(Outhere Records OH012)


Comfusões takes Angolan Pop music from the golden 60ies and 70ies to Brasil. The songs by legendary singers like Teta Lando, Artur Nunes or Bonga are passed on into the hands of the most exciting Brasilian producers of today.


For a long time now Angola has been cut off from the rest of the world due to the civil war raging in the country until 2002. Times have changed. Today the economy is booming and also the magic of the countries music is starting to move beyond the borders of the African continent. Kuduro being the latest craze spreading into the international club culture. Long before that in the 60ies and 70ies some of the most soulful tunes ever to come out of Africa had been recorded in Angola. It is the melancholy of Portuguese Fado infused with African rhythms (not unlike Capeverdean music) that makes this music so special.


The title of this compilation is a play with words: meaning either “confusions”, or “with fusions”. The project is a confusing meeting and mingling of two cultures with a shared language (Portuguese) and a somewhat related, yet different history. It is not about conserving culture. It is about continuing a story of exchange that started long ago when the first Africans were forcibly brought to Brasil and over time helped create a vibrant music that has touched people throughout the world.


Mastermind behind the project is Maurício Pacheco. He has been active in the Brazilian music scene since 1994, producing for artists like Fernanda Abreu and Jussara Silveira, and founding the Capoeira-HipHop band Stereo Maracanã. As a producer, he has travelled frequently to Angola since early 2000. After the end of the civil war the pacified country has seen a booming economy and a tremendous cultural growth. Since then Maurício worked with some great Angolan artists, such asPaulo Flores or Elias Diá Kimuezo (the king of Angolan “Semba” music) or more recently kuduro star Dog Murras.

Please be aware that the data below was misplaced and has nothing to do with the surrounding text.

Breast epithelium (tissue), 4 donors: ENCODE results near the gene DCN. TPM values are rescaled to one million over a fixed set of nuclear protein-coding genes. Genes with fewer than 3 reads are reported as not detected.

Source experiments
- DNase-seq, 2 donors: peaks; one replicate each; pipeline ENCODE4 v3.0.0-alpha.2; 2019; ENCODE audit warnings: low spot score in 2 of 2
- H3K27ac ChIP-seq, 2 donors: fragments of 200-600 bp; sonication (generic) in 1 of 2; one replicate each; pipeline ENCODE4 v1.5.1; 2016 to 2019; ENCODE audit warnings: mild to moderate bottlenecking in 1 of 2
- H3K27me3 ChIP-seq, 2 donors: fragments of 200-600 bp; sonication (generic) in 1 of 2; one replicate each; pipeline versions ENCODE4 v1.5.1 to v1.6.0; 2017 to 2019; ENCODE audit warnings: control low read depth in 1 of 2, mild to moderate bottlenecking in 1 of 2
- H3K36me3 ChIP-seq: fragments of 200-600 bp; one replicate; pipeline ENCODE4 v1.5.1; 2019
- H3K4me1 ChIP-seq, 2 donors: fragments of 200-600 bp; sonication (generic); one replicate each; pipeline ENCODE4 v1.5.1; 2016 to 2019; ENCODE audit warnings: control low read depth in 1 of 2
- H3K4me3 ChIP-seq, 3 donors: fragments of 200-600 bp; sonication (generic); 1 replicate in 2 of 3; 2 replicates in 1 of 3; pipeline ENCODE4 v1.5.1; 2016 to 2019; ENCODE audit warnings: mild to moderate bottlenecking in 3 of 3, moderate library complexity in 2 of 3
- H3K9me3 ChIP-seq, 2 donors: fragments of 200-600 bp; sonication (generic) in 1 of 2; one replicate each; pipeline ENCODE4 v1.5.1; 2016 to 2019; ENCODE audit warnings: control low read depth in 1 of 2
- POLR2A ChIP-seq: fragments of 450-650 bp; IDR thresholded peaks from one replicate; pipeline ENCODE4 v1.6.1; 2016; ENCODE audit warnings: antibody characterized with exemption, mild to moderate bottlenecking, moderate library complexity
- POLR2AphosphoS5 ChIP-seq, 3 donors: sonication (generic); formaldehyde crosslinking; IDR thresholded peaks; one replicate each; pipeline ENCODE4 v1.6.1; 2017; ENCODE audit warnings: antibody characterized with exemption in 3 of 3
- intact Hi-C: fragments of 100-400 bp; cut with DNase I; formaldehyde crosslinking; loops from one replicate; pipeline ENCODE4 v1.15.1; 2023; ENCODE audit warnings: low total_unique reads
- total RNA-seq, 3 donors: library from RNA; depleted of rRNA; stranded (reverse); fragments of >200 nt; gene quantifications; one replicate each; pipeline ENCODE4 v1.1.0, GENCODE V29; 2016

For Comfusões he went digging for the roots of Angolan Pop at the RNA (Angolan National Radio) archives and listened to piles of master tapes and CDs, mainly from artists that were at the height of their carreers in the 60ies and 70ies, like Teta Lando, Artur Nunes or Carlos Lamartine. After selecting the tracks, Maurício passed the music on to some of his friends back home like Mario Caldato jr (producer of the Beastie Boys, Tone Loc, Jack Johnson, Beck…), Dj Dolores, Moreno Veloso, Kassin and Berna Ceppas & many others. The result is the first volume of a project that explores fusions between two cultures that have more in common than the language: Angola and Brasil.